At both the conservative Heritage Foundation and the liberal Economic Policy Institute, in both National Review and The New Republic, according to Democratic Senator Ron Wyden and Republican Senator Mike Lee, economic mobility in America is a matter of grave concern. Economists may disagree over how best to measure it, but few dispute that relative economic mobility in the U.S. has stalled over time and that it’s harder to go from rags to riches here than in other countries. When Americans learn just how many poor people remain stuck at the bottom, over half of them consider it “a major problem,” according to Pew’s Economic Mobility Project polls.

As Scott Winship, who has long studied these topics, concluded an article on the subject, “Increasing upward absolute mobility — for all, but with a particular focus on those who start out at the bottom — should be the primary goal of policymakers. The first political party that commits itself to putting upward mobility first and that credibly takes on the challenge will be ascendant.”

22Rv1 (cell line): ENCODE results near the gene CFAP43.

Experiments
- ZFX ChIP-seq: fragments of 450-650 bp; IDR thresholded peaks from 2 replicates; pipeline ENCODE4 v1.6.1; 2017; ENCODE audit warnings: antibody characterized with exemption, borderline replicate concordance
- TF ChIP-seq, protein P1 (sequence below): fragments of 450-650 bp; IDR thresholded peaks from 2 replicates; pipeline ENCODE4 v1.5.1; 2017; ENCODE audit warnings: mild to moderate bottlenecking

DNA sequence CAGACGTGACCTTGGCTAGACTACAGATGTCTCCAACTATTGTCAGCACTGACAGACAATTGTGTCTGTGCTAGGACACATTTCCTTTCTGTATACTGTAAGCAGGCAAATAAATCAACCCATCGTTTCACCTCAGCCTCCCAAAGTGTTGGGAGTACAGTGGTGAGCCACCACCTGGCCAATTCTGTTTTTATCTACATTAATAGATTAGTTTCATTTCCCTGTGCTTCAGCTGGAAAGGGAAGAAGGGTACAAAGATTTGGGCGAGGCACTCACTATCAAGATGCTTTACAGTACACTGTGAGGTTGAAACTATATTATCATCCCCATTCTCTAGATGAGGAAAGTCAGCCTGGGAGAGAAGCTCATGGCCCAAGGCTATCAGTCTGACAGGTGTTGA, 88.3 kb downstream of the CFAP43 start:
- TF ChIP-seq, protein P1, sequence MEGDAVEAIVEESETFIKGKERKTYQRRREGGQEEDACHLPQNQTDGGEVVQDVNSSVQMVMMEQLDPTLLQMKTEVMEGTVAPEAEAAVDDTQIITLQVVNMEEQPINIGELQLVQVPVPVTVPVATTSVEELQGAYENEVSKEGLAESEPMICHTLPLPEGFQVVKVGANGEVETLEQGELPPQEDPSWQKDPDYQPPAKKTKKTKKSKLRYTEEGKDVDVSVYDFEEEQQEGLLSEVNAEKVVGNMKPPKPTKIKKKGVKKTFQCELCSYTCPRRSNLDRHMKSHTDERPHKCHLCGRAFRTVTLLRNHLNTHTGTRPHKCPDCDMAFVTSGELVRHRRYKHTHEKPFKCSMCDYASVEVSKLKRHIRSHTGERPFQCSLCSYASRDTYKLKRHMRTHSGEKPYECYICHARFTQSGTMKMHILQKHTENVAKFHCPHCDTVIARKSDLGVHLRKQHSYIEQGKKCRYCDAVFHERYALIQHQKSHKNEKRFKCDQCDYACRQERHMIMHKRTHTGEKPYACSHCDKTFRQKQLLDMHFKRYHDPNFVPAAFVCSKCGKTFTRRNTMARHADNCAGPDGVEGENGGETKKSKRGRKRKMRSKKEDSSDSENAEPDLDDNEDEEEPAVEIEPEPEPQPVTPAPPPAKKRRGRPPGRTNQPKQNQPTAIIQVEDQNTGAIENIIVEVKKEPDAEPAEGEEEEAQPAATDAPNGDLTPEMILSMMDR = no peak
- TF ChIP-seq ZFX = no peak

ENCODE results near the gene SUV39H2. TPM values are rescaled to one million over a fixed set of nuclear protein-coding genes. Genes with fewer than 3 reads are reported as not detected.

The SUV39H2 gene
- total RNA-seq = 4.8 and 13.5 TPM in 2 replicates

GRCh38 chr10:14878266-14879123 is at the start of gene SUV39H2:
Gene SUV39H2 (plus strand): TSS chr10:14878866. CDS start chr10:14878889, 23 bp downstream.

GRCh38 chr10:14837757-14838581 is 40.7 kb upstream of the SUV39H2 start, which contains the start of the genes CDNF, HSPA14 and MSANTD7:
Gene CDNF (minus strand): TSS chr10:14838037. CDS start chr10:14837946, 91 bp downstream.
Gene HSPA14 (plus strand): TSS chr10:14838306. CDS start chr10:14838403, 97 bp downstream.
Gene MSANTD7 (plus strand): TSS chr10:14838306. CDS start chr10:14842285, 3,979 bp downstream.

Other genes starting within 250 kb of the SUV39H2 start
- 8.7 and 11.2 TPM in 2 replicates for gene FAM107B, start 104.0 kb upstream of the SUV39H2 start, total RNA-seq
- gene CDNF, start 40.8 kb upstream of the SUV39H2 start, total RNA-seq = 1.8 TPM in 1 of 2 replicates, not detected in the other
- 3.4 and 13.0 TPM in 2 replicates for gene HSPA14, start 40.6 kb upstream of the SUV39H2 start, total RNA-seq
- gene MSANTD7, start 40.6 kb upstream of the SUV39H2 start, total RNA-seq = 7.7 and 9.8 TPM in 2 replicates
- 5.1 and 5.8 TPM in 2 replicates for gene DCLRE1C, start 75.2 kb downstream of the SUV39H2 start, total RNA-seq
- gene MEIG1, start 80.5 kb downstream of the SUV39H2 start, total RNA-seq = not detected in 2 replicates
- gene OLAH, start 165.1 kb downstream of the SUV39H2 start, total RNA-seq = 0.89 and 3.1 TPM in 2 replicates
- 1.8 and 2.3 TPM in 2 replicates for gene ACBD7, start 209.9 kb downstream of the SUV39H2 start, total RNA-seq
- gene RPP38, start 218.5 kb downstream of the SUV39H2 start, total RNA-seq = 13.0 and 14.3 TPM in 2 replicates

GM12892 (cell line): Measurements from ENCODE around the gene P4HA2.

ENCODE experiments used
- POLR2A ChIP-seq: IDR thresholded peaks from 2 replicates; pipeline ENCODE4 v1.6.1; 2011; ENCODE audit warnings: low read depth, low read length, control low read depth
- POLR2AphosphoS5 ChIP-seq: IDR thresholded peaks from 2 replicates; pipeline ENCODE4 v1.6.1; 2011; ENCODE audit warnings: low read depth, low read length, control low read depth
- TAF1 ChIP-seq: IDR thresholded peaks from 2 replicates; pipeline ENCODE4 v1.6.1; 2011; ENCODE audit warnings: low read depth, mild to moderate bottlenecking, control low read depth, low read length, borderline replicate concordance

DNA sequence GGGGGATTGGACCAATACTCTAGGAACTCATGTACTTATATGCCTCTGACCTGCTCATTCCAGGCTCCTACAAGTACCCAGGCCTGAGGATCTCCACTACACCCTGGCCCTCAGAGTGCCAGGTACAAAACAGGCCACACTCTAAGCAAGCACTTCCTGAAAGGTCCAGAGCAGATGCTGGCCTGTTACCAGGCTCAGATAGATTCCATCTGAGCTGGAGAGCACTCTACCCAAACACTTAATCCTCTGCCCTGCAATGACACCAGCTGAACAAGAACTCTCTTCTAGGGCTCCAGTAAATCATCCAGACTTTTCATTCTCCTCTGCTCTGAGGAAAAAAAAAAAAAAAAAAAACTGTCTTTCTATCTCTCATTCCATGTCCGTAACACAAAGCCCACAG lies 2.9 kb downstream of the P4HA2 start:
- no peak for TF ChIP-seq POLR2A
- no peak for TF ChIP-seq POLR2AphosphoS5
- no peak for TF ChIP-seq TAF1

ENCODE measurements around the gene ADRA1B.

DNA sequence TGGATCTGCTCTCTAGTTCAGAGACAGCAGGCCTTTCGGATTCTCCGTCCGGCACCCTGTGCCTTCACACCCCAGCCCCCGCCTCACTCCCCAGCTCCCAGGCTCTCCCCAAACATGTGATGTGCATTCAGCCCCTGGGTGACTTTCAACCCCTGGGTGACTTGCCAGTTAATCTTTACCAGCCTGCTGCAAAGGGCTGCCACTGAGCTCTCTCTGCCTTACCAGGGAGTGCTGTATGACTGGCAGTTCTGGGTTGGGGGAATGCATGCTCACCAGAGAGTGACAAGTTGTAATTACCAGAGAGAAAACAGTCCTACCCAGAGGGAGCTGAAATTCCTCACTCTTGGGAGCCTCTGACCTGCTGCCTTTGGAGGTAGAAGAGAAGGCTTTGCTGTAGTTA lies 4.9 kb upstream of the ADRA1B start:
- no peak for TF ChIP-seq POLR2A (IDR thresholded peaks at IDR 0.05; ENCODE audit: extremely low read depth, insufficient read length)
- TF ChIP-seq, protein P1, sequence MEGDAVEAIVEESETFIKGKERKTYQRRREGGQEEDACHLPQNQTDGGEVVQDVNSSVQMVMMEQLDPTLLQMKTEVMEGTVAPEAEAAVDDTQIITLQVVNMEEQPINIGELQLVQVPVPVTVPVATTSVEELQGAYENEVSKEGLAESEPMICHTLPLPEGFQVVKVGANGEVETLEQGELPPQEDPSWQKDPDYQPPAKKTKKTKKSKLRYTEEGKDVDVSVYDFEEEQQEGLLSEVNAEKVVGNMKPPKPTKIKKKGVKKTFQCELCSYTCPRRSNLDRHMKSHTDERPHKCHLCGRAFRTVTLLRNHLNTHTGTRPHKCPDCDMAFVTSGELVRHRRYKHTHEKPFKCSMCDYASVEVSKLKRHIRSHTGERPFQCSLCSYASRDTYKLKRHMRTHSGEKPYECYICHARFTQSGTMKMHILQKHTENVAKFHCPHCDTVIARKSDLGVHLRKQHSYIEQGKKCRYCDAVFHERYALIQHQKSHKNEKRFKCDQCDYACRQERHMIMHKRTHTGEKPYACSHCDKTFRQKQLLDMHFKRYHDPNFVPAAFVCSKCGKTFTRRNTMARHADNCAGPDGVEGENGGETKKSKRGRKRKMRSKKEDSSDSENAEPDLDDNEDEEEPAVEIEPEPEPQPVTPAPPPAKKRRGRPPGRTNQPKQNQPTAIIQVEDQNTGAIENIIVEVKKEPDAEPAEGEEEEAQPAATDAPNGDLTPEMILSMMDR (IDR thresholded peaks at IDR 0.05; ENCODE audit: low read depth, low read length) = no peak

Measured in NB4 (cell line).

It’s great to see this bipartisan focus on shoring up the American dream (even if Congress remains gridlocked over what to do about it). But in all the talk about mobility, it’s easy to forget that, by definition, part of the population will be at the bottom of the income ladder. Some are just there temporarily: maybe they’re young people working their first job, or they’re temporarily working part-time while recovering from health problems. I’m more concerned about the many others who will be poor or borderline poor for most of their lives.

We should indeed help the children of janitors to become doctors and lawyers—but no matter how many of them succeed in doing so, some people will still end up working as janitors, garbagemen, fast food workers, and their future service-sector equivalents. Whether those people grew up poor or lost their inherited advantages through their own bad choices, and whether or not their own kids end up rich, they may still need help.

Along with studying how we can help people rise from the bottom, in sum, we should keep trying to make life at the bottom more bearable. That process could involve a host of initiatives: expanding the earned-income tax credit, enacting broader family-friendly tax reform, ensuring the accessibility of health care, supporting the development of childrearing skills, providing better avenues to credit than payday lenders, and more. Even if such proposals fail to raise levels of economic mobility, they could raise the living standards of those at the bottom. And that’s no small thing.